• I understand and you are right. I mean, they did reduce poverty. But when that reduction comes from government subsidies and misiones, we are just basically attacking the consequences but not the causes of poverty. After you take that away they are still poor… Basically what is starting to happen now. So in the end they always stayed poor (fundamentally). It was like a mirage, an illusion! Thou obviously those subsidies reduced poverty.. hope I could explain myself.

  5. Chavismo reduced poverty for a while…

    Is this really true? Or did the flood of increased oil revenue, which chavismo had nothing to do with, reduce poverty? The Misiones provided some direct services to some of the poor; but was the net effect of the Misiones significant compared to the national boom from oil money?

    • Rich Rostrom, just because it was the most inefficient reduction of poverty ever does not take away the fact that poverty was, in fact, reduced.

      • He has a point, though, and it’s something that bugs me as well.Good things that happened while Chávez was president are implicitly attributed to him (“Chávez reduced poverty. Oil boom? What oil boom?”) while bad things just kinda happened (“The murder rate quadrupled under Chávez” vs. “Chávez quadrupled the crime rate”)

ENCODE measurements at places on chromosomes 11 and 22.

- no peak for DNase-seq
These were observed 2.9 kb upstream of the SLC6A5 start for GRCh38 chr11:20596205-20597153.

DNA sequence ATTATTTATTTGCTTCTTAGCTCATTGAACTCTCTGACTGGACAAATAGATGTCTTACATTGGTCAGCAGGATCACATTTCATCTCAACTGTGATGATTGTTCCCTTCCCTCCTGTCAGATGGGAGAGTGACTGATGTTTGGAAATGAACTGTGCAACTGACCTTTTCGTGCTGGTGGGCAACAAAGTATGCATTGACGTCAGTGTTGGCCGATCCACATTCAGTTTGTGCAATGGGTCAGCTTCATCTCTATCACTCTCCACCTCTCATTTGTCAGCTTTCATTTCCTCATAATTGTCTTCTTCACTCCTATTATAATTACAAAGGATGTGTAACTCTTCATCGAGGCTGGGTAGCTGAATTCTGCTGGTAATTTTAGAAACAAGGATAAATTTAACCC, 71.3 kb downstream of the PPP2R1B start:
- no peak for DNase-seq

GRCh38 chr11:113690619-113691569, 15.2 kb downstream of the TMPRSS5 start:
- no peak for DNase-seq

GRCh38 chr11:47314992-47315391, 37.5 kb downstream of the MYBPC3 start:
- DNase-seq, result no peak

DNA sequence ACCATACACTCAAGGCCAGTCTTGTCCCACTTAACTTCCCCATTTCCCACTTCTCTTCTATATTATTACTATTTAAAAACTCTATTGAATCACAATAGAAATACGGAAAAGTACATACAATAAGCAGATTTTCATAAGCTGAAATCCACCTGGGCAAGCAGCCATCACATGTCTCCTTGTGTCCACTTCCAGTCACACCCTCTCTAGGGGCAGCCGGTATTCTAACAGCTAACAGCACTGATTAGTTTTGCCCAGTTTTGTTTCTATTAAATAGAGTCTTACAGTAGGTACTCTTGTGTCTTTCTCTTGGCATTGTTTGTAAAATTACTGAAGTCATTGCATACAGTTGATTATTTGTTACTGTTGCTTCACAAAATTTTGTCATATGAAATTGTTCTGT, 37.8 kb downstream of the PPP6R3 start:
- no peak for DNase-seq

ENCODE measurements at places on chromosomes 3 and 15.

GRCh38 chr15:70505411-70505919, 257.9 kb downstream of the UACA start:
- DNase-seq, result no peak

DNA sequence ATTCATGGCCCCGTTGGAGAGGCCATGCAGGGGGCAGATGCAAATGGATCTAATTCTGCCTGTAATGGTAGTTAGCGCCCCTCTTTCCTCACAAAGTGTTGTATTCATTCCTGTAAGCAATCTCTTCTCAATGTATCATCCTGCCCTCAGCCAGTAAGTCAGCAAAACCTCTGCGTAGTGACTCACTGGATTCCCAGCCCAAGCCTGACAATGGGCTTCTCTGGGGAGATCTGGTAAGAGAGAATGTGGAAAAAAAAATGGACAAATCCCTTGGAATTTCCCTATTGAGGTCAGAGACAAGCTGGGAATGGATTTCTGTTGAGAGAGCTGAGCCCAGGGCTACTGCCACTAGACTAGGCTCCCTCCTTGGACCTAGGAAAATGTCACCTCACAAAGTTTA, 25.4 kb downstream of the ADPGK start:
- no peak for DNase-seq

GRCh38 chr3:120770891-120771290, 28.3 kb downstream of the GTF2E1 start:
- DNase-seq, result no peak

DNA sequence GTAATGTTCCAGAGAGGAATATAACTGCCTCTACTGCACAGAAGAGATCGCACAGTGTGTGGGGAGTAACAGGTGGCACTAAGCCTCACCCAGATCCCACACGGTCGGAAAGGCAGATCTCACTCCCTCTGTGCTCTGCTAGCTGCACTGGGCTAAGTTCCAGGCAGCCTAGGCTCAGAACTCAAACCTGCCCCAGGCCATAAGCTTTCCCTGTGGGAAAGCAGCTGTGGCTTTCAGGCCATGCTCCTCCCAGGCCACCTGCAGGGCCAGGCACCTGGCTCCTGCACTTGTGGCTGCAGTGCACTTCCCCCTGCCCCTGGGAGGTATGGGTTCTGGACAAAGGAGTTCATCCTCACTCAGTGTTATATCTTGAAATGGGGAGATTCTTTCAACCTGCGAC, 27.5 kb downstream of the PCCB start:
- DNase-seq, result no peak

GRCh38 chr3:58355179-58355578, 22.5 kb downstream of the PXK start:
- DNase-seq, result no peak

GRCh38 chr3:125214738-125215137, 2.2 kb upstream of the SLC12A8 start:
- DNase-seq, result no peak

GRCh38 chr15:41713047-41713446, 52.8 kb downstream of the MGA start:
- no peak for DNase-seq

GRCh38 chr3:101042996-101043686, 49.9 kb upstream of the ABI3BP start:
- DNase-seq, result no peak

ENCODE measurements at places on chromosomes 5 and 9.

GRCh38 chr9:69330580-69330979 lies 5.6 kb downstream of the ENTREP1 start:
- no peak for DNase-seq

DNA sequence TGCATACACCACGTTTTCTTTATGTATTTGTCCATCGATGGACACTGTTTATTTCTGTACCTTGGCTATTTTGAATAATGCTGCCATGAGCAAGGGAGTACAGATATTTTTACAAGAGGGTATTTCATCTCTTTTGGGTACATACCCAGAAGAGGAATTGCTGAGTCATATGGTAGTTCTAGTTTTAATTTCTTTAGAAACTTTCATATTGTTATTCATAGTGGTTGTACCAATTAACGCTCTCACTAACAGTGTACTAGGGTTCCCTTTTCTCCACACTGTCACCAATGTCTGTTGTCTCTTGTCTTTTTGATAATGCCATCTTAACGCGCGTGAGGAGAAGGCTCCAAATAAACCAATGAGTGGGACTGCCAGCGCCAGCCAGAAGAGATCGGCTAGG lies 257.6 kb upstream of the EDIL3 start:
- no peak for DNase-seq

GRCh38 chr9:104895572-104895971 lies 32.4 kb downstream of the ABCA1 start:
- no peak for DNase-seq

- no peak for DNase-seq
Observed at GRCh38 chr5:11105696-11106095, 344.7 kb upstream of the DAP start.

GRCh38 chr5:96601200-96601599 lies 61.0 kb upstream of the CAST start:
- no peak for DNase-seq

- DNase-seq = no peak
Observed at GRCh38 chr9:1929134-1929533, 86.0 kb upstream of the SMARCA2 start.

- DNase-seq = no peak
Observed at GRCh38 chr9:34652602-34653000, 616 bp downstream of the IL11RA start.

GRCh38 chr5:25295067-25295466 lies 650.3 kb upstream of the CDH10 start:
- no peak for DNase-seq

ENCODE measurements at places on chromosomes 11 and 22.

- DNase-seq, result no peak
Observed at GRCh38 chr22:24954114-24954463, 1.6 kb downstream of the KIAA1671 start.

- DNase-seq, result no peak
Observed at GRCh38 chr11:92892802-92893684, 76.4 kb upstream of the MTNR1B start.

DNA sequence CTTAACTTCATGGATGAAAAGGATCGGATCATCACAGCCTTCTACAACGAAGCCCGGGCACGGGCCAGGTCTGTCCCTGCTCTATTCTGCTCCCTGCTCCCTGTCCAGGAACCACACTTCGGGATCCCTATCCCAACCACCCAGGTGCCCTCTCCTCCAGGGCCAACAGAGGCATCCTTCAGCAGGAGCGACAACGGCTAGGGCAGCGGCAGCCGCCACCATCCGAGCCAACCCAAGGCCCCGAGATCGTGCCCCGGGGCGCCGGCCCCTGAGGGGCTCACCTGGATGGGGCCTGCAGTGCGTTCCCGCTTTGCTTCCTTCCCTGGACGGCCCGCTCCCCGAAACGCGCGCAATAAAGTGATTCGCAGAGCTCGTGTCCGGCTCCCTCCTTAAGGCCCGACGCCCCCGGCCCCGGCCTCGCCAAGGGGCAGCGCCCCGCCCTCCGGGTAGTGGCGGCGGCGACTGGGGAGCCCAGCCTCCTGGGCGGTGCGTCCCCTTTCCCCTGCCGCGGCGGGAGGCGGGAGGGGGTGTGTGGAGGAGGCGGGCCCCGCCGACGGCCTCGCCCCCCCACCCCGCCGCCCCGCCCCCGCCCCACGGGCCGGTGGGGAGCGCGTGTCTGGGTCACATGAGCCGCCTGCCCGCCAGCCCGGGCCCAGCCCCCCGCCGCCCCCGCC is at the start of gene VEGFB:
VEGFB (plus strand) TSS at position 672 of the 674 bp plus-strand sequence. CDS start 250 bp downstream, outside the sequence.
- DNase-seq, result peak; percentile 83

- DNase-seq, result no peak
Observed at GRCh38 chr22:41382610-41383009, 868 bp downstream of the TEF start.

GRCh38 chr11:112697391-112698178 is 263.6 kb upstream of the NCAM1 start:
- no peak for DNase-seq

• Santiago your comment brings up the question what would have happened in Venezuela if the boom in oil prices had ocurred while a conventional political regime had been in power ( sans Chavez) , would the poor have been better of ?, worse of ?, the same ?? , would the country as whole be better of , worse of or about the same ?? Assumming that the govt would have been a version of the old 4th Republic administrations . My guess is that we would all be better off but that for the poor something changed in the way they saw the govt as something they could identify with , which they could call their own , which gave them paternal attention such as they had never recieved in the past.

          Govt would have been as dysfunctional as ever but not directly destructive as this one has been . !!

      • People couldn’t still buy the whole basic basket, they still were poor then.
        Chavismo never reduced poverty at all.
        Those so-called “poor benefited by missions” still couldn’t afford the basic basket, nor they could pay a decent medic treatment to any chronic disease, and couldn’t get out from poverty hole.